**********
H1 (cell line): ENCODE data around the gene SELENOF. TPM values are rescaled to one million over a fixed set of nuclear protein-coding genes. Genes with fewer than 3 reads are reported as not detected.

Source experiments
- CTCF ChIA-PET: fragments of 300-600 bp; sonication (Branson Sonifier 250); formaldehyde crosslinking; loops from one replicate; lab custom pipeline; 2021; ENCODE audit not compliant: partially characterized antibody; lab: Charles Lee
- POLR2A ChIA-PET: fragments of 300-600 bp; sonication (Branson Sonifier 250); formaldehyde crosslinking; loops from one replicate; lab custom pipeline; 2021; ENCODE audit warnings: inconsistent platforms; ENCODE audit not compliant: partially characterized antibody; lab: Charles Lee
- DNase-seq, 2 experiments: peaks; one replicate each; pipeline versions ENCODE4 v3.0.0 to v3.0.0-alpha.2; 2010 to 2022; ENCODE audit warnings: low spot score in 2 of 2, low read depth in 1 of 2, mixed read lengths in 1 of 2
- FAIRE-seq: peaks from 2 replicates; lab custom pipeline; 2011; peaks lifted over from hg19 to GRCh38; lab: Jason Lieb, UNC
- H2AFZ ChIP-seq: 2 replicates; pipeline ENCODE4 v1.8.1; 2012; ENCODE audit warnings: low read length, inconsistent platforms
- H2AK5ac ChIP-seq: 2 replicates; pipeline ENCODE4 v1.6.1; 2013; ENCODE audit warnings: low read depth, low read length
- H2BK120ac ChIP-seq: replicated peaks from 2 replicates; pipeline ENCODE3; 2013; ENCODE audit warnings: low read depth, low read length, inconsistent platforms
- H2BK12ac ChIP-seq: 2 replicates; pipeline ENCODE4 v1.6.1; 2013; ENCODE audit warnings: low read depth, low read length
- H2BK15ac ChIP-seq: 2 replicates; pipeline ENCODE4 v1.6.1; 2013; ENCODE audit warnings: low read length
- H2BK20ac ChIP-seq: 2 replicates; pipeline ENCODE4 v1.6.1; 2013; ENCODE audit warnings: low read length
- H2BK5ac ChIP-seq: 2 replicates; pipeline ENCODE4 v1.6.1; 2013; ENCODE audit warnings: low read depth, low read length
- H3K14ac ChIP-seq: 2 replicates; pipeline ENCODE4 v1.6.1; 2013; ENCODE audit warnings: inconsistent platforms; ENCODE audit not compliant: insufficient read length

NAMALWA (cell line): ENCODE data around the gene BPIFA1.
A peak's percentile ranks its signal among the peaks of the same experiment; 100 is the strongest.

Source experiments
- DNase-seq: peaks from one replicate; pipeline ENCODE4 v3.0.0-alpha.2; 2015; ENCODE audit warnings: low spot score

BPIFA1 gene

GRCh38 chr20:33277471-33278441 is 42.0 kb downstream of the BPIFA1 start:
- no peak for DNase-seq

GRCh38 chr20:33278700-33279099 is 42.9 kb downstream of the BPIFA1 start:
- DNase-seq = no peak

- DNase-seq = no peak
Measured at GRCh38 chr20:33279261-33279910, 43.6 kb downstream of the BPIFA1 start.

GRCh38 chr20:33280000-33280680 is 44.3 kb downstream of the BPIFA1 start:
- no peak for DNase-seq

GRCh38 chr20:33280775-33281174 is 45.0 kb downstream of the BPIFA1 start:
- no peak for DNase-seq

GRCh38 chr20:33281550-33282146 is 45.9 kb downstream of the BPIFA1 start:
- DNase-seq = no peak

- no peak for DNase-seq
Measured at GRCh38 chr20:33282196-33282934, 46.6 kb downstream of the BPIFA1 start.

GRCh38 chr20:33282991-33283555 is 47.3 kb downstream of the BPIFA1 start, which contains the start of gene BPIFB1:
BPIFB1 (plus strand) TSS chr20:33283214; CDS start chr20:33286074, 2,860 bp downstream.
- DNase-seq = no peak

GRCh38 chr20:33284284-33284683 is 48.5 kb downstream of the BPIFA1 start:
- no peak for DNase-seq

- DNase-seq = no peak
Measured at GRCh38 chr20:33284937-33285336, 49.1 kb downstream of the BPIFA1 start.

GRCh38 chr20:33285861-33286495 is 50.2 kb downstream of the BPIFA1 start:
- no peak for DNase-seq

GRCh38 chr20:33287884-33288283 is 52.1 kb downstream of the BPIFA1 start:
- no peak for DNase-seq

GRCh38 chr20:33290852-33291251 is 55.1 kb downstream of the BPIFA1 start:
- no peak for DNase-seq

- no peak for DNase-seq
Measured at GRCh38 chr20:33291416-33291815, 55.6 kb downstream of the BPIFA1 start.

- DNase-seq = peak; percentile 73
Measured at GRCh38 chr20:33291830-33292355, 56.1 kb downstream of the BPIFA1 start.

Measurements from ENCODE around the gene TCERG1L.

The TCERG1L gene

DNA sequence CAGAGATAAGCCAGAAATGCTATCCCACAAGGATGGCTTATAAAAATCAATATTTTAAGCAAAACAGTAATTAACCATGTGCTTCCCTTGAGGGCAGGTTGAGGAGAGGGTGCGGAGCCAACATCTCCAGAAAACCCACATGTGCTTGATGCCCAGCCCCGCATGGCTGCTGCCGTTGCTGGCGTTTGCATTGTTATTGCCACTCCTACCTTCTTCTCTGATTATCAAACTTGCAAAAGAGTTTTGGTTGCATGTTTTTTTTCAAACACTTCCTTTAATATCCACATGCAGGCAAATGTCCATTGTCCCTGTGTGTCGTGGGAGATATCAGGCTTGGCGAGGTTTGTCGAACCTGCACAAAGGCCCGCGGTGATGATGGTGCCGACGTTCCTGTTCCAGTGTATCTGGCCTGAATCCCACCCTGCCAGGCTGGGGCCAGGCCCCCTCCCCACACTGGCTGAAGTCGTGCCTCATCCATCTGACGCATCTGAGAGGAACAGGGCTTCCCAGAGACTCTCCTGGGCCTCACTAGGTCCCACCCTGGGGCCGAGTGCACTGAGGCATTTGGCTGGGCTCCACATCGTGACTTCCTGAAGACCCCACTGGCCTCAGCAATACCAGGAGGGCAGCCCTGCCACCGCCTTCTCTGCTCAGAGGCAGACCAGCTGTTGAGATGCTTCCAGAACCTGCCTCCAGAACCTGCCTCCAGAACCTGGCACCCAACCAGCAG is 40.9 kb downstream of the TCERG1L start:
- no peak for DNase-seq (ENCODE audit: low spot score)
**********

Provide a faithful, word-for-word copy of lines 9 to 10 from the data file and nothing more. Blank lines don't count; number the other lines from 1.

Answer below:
- H2BK120ac ChIP-seq: replicated peaks from 2 replicates; pipeline ENCODE3; 2013; ENCODE audit warnings: low read depth, low read length, inconsistent platforms
- H2BK12ac ChIP-seq: 2 replicates; pipeline ENCODE4 v1.6.1; 2013; ENCODE audit warnings: low read depth, low read length